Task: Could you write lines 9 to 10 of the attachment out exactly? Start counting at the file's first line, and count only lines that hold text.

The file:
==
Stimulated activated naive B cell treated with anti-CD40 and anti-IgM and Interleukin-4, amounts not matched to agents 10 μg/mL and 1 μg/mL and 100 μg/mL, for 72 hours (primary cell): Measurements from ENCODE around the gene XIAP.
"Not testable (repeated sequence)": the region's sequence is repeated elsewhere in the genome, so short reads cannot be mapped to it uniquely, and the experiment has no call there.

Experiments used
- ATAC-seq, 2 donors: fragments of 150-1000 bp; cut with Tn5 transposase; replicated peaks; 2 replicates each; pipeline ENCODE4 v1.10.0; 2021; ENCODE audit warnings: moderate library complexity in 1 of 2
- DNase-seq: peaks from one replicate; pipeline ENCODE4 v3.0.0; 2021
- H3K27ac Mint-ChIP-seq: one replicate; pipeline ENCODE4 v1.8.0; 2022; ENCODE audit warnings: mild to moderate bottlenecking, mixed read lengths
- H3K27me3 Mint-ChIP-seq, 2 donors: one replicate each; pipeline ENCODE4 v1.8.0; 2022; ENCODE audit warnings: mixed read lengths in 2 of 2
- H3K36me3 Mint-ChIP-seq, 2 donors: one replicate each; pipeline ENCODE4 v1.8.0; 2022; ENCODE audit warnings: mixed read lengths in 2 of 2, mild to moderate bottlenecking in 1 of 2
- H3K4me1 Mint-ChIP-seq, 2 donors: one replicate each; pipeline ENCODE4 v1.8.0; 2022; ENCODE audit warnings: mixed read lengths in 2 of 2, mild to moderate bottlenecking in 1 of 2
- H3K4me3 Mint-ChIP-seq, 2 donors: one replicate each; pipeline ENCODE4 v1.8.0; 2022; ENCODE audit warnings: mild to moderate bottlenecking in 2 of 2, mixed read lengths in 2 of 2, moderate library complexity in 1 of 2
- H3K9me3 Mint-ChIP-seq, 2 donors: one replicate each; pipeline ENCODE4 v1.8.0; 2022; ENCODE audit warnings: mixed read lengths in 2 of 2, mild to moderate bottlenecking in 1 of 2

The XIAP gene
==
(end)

- H3K4me1 Mint-ChIP-seq, 2 donors: one replicate each; pipeline ENCODE4 v1.8.0; 2022; ENCODE audit warnings: mixed read lengths in 2 of 2, mild to moderate bottlenecking in 1 of 2
- H3K4me3 Mint-ChIP-seq, 2 donors: one replicate each; pipeline ENCODE4 v1.8.0; 2022; ENCODE audit warnings: mild to moderate bottlenecking in 2 of 2, mixed read lengths in 2 of 2, moderate library complexity in 1 of 2